Welcome to the second annual “Animal Art Show” featuring Oakland Zoo’s amazing artists - the animals! Would you like a one-of a kind painting created by an elephant? A lemur? A hyena? Even a cockroach? You’ve come to the right place. Not only will you have a unique and original work of art, 100% of the proceeeds from the sales of these masterpieces will go to support Oakland Zoo’s conservation programs for animals in the wild.
Take a look below for a sneak peek at the many animal artists that participated in this year’ show. The finished artwork will be available to view online in the coming weeks. Each painting will be framed and include a photo of the artist as well as his or her biography.
Please know that none of the animals were forced or coerced into participating. The painting sessions were conducted using only positive-reinforcement methods and the animals were freely allowed to refuse participation at any time during the painting sessions.
Bidding opens on September 10th on Ebay! So get ready to bid and know that each dollar you spend directly helps animals all over the world!
Check back then for links to each masterpiece as a finished, framed artwork including the artist’s photo!
Donna, an African elephant
Donna, 35, came to OZ in 1989. She very quickly became the the dominant female because she had the biggest attitude. She is the most playful out of the girls and loves to have big play bouts at nighttime with large tractor tires and will charge into the pool for a cool down! Personality-wise Donna is impatient, loves to participate in training, and is closely bonded with Lisa, whom she sleeps with every night. Donna is a naturally playful elephant whose exuberance is demonstrated in her Zoro-like brush strokes. Each elephant has a different method of painting, Donna’s is long forceful strokes.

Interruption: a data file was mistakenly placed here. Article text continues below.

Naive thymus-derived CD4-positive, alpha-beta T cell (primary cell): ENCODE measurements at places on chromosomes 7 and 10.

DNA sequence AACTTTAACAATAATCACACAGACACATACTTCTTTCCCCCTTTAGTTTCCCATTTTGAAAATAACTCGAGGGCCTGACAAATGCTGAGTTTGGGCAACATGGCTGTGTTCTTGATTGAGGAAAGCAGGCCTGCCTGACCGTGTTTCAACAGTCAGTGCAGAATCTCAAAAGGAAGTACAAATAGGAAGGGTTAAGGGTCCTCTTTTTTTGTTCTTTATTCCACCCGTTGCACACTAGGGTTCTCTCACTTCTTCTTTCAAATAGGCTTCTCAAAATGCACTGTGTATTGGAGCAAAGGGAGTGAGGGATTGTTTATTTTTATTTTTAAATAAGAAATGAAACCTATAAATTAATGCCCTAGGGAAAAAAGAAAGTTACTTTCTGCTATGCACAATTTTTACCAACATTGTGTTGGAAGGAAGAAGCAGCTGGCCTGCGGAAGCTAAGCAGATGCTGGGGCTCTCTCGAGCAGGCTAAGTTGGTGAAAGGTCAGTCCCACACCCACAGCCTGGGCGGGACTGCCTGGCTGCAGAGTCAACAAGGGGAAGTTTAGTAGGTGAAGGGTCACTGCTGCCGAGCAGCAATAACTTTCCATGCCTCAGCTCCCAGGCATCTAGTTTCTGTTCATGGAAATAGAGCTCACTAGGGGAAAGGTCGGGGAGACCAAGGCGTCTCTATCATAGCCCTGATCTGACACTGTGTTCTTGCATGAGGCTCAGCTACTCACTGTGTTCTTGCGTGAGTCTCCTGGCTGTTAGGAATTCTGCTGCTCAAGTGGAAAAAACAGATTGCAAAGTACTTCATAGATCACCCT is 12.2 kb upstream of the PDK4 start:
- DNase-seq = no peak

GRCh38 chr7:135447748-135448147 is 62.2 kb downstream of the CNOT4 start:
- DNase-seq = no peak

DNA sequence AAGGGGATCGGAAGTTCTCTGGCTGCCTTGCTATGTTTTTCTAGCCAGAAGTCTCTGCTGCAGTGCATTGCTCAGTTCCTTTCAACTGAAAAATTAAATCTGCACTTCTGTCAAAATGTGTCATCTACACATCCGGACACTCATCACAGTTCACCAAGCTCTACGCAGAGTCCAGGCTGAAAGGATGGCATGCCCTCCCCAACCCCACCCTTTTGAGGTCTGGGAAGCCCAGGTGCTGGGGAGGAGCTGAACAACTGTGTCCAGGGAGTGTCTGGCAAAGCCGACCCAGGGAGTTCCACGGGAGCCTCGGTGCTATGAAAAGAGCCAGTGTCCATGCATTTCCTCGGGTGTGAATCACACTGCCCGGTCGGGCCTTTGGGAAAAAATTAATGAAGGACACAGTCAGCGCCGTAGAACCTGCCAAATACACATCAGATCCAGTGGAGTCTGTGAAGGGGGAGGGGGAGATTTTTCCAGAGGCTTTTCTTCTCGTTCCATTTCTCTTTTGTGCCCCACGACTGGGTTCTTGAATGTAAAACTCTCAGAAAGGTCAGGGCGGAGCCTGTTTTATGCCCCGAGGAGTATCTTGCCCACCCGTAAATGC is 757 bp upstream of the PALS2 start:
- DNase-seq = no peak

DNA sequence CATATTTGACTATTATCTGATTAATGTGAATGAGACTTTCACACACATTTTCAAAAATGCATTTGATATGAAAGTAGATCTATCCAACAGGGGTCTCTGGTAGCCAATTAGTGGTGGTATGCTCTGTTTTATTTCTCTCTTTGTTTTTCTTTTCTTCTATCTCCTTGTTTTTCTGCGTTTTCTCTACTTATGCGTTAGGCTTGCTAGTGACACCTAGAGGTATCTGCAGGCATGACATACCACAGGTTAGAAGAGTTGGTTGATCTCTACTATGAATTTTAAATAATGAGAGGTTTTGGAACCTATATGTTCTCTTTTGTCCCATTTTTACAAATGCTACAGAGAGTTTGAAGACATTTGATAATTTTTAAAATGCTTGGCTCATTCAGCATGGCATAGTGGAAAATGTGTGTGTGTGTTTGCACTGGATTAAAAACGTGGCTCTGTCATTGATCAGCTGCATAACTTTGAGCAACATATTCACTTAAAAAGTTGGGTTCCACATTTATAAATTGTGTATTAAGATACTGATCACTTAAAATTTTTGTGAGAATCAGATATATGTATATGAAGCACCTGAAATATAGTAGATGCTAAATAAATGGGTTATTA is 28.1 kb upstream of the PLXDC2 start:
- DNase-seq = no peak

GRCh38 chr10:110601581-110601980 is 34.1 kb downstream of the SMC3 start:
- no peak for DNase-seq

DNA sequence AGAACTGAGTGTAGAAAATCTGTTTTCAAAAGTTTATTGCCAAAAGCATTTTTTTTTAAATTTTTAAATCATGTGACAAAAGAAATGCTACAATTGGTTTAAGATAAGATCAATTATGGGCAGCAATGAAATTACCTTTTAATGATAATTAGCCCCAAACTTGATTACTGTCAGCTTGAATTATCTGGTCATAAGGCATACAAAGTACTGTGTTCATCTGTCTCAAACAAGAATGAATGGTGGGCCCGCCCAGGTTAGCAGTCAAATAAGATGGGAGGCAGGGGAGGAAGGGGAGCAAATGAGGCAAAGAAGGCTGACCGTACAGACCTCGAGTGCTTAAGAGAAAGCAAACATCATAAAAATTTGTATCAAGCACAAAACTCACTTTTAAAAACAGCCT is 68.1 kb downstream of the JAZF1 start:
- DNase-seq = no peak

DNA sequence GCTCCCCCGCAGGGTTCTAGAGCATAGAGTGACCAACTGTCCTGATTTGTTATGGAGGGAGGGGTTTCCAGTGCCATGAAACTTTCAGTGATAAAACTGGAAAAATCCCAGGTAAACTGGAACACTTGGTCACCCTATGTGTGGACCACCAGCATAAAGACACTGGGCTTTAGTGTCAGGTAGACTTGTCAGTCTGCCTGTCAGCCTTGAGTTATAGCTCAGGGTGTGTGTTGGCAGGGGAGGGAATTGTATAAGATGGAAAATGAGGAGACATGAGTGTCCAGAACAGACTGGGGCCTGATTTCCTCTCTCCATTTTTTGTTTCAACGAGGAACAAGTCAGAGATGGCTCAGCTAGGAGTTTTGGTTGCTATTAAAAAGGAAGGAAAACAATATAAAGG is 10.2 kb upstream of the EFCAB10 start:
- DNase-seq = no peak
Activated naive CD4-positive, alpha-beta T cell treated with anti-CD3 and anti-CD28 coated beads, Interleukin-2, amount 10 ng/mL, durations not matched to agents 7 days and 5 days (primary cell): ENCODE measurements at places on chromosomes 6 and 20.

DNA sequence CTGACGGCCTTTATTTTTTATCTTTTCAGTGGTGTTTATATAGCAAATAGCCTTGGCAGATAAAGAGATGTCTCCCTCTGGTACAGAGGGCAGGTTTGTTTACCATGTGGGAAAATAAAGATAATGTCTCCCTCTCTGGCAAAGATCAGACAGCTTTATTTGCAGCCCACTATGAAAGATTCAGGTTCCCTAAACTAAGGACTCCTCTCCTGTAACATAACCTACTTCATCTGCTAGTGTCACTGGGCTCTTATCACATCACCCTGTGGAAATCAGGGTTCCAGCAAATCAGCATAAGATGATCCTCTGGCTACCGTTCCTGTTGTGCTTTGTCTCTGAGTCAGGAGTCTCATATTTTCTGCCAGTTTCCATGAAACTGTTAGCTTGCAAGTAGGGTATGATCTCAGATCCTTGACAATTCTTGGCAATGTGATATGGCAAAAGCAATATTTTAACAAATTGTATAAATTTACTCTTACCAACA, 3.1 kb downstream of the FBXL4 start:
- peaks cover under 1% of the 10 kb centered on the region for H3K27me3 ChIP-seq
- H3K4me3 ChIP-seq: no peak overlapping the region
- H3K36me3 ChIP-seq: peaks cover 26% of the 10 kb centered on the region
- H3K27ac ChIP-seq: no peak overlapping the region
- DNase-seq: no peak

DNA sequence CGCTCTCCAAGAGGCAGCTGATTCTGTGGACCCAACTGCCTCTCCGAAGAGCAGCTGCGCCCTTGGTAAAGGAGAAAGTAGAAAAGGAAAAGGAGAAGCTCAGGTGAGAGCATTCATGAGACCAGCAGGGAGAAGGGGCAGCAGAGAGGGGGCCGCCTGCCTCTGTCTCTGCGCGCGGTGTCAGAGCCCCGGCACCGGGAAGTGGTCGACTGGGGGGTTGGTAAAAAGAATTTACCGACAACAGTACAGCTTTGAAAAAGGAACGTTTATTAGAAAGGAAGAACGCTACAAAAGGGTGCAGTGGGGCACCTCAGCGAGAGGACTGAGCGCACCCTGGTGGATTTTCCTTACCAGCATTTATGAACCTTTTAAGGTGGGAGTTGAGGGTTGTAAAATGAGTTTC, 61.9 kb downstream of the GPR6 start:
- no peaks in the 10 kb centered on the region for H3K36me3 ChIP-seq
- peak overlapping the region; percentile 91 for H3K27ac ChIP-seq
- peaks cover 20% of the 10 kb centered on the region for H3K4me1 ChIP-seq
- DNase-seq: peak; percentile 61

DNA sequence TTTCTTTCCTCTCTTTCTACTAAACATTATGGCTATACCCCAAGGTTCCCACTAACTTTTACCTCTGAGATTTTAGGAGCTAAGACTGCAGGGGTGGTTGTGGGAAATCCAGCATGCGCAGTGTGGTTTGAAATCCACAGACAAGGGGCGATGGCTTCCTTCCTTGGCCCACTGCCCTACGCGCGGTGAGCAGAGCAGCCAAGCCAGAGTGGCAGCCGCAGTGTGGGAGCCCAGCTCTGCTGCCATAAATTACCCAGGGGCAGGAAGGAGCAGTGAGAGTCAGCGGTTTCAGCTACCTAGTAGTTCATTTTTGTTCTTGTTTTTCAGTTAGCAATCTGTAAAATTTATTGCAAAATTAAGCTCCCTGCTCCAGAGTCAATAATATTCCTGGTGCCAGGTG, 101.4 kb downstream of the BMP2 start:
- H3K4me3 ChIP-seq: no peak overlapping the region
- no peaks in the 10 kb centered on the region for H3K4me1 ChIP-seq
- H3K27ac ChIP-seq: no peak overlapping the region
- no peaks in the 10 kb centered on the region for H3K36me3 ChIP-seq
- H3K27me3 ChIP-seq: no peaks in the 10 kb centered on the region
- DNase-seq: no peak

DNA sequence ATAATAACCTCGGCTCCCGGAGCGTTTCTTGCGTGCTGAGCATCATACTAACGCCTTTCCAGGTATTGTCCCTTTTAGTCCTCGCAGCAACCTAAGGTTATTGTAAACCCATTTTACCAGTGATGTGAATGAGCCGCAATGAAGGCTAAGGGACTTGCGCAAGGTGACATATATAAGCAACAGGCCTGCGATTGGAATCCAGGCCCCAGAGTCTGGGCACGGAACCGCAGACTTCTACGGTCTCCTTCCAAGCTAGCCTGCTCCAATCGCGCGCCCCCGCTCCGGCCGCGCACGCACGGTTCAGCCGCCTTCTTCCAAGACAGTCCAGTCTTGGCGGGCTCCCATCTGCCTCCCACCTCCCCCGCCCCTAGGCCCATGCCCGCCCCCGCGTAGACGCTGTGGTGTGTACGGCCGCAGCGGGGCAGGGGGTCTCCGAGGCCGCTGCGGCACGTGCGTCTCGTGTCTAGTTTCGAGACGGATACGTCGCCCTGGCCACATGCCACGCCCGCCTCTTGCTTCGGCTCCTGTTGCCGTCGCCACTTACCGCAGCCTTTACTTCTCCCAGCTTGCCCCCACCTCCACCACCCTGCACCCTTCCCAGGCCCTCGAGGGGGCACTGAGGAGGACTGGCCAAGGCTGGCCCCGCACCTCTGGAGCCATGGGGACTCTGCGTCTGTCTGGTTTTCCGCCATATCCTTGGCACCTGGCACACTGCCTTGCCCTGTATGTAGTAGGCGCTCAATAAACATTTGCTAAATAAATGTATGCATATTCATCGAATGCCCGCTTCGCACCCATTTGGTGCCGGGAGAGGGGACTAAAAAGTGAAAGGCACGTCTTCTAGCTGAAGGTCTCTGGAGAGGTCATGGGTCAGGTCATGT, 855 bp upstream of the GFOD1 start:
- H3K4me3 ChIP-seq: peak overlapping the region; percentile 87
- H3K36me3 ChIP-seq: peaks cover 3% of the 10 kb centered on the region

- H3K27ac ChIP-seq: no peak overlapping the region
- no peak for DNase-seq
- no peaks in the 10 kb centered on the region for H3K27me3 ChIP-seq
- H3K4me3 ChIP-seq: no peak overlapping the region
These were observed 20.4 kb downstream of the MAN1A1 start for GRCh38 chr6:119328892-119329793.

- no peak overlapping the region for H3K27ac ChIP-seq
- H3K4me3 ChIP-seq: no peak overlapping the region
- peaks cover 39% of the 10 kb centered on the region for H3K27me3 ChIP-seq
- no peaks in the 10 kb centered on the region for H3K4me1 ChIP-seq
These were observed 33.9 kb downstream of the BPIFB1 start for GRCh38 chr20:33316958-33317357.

See Donna painting in this short video!
Bid on Donna’s first painting here or second painting here.
Zoe, an Hyena
Meet Zoe, our matriarch female Spotted Hyena. At age 23, she is the oldest female in our clan and likes to remind everyone that she is in charge. Zoe joined our Oakland Zoo family in 2012 and became a breast cancer survivor this summer. Zoe loves laying in the sun and eating everything available- keepers reward her with milk to get her colorful footprints on canvas. She is happy to support conservation for her fellow carnivores as long as she gets a treat out of it!
Bid on Zoe’s first painting here or second painting here.
Benghazi, a Reticulated giraffe
Benghazi was born at the Oakland Zoo to his mom, Tiki. He is quite a unique gentleman and an extremely charismatic giraffe. “Ben” as we call him, loves to interact with keepers and other people that visit his area, especially if they have delicious snacks. He has quite an appetite! He is eager to participate in training sessions and is always the first one to approach the new toys we make for them. He not only enjoys painting with his keepers but also likes to play music with his tambourine, maracas, and jingle bells.
Bid on Benghazi’s first painting here or second painting here.
Ting Ting, a Sun Bear
Ting Ting is an elderly sun bear who was rescued from the pet trade when she was cub. Too old to be released back into the wild, she became an ambassador for her species by living at Oakland Zoo where everyone can come meet her. Ting Ting’s loves avocado, corn, dried fruits...and occasionally some peanut butter- one of her favorites. On this canvas, Ting Ting has captured her paw prints in order to raise money for conservation.